“It’s too long and too complex” “people won’t read it to the end” “were the two comments that raised the thorny issue of length. How long is a blog? I know they range from four or five lines to pages of writing because I have looked. What is the correct length of a blog? I’ll bet a pound of my own money that there is no official answer to that because it will depend on the matter at hand being considered, the audience required, the response required, the time available, the clarity with which the issue is raised and expressed and other variables such as distribution, circulation et cetera.
Should an assumption be made that the main audience has a low reading threshold and a low comprehension? I think not and I intend not. Does that mean some people may not be able to understand what I write? Yes it does. Am I bothered about that? Yes I am, but not so much that I would step away from my education. If there are people who read and don’t understand what I’ve presented and who are interested enough and they will reach forward and take a step toward better understanding one way or another. If they’re not sufficiently interested they will not pursue the issue and that’s perfectly fine because there have other things they want to pursue. A blog doesn’t have to reach everybody. It doesn’t have to touch everybody or provoke a response from everybody.
And so it is with Parkinson’s. There are many ideas and views around about what causes Parkinson’s, what will fix it, what will allow for better management et cetera et cetera. These ideas sit with people with Parkinson’s, researchers, pharmaceutical industrialists, neurologists, GPs, nurses et cetera. Each of these groups of people will approach Parkinson’s from a perspective made up of their current discipline, their history, preferred methodology et cetera. Do I have to believe them all? Do I even have to read them all? Might I miss out on a miraculous cure? Yes I well may. But I don’t expect to. If there is a highly academic piece of research which appears by the title and the Digest to be relevant and interesting then I will find a way of understanding what is being written. If it appears to be pie in the sky and woolly I won’t bother. If that means I miss out then that’s what it means. Other people may feel that they need to read everything or read nothing or to operate by speaking directly with people or to get their views from a forum and these are all proper adult choices to be made by people who make similar choices everyday. Whether or not I agree with them is more or less irrelevant and I have no expectation that people should agree with me. If people want to actively disagree with me that’s fine and I may or may not take up cudgels in response. I rarely find that I want to correct somebody who thinks differently than myself and persuade them that I’m right and they’re wrong, but that’s me.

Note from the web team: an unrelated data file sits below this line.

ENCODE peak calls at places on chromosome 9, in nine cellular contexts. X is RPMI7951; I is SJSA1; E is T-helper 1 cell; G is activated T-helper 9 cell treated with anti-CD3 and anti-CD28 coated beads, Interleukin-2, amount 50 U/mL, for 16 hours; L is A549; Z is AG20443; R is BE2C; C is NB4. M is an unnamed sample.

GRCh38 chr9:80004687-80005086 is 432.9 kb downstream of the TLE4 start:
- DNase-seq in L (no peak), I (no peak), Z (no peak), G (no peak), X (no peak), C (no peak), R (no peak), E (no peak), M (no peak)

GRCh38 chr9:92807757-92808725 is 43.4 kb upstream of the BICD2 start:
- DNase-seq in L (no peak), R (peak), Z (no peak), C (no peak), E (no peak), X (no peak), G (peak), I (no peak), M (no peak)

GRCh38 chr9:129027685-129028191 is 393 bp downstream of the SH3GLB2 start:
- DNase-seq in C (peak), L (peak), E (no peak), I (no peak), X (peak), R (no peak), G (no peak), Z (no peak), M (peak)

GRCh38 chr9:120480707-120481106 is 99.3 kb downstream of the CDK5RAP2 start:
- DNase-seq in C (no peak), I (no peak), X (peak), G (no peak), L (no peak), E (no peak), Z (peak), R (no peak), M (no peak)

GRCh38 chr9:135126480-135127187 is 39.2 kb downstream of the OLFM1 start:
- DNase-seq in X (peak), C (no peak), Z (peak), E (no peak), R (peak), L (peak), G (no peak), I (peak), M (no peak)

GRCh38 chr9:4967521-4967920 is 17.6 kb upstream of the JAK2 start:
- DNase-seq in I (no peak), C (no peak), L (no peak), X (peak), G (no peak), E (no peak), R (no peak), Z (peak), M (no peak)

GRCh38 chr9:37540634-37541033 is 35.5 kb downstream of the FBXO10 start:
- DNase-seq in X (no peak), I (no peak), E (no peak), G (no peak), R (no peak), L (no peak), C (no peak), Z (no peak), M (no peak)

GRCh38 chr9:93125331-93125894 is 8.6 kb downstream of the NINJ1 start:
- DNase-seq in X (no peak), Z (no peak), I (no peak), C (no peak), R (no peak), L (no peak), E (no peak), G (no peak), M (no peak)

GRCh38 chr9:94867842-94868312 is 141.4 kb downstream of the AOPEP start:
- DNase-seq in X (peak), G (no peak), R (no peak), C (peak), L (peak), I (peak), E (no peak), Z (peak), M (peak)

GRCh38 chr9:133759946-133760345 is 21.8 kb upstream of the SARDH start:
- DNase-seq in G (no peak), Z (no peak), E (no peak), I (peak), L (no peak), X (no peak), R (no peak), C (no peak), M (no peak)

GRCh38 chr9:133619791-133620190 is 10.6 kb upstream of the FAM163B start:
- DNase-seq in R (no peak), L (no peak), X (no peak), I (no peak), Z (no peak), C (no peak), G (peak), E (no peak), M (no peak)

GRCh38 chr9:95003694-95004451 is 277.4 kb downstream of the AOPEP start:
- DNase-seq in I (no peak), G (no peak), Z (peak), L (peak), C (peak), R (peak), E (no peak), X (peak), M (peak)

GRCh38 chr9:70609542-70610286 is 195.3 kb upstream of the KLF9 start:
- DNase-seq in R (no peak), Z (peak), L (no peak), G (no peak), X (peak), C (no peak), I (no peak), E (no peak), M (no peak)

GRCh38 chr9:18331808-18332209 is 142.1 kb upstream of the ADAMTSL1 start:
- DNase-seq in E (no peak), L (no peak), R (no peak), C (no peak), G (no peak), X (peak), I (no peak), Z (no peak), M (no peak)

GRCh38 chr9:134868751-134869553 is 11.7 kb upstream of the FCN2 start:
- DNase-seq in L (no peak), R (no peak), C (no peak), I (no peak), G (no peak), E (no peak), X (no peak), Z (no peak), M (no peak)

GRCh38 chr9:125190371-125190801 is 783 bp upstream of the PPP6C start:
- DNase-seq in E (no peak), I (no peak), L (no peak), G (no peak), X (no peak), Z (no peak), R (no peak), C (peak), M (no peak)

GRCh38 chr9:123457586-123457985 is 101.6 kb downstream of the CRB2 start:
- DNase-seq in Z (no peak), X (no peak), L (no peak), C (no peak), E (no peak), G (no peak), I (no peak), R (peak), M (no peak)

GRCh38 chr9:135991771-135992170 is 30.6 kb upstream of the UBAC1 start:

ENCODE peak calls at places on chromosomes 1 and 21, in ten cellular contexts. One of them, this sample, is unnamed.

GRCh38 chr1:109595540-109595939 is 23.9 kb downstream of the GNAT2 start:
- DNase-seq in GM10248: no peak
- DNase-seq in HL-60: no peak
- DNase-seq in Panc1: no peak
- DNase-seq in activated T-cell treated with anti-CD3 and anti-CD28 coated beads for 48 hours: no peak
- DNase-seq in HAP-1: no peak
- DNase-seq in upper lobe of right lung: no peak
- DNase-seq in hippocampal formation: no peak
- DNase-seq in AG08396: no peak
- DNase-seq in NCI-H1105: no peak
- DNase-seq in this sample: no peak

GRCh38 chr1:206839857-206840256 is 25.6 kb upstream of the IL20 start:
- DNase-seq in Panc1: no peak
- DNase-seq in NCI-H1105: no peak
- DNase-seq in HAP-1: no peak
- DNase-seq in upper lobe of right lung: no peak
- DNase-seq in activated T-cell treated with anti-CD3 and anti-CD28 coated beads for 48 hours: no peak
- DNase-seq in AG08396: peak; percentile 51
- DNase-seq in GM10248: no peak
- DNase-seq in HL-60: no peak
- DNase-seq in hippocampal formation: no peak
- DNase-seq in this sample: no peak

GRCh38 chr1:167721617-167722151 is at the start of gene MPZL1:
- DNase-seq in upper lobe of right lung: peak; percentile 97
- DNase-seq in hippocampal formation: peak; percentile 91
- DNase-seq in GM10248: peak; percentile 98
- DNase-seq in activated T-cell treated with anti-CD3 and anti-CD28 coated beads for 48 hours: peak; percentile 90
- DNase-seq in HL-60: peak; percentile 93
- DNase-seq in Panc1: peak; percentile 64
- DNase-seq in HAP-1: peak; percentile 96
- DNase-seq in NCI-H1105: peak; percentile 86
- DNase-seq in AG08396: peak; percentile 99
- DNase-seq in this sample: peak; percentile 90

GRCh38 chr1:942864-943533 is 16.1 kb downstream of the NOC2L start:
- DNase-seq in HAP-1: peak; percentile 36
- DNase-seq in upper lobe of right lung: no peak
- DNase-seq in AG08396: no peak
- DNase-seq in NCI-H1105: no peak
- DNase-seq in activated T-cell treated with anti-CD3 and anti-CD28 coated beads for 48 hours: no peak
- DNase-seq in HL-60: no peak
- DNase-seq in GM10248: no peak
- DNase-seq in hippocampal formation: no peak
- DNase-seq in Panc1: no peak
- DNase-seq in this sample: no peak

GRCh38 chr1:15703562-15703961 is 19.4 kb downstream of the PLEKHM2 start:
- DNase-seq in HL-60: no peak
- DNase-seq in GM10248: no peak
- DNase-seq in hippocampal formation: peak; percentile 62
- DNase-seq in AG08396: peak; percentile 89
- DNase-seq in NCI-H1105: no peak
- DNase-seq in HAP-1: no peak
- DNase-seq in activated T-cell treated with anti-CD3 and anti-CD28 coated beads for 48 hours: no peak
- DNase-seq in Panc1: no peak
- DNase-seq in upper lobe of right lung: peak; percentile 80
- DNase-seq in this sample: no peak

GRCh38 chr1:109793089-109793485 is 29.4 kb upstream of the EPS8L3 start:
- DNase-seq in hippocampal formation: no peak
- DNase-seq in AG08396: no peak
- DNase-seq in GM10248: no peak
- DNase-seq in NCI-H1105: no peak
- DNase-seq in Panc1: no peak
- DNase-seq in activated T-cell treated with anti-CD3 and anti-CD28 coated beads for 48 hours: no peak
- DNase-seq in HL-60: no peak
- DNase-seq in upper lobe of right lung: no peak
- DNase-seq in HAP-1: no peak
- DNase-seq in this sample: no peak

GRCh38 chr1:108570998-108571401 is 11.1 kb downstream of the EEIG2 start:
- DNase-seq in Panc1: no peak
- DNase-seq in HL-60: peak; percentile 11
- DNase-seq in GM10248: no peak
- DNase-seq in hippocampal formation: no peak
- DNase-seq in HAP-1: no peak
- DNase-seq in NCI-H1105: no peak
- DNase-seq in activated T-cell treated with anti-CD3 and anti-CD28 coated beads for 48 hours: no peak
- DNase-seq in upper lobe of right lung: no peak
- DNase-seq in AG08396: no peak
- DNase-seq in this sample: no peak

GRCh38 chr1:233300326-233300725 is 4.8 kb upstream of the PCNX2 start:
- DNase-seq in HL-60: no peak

See you next time.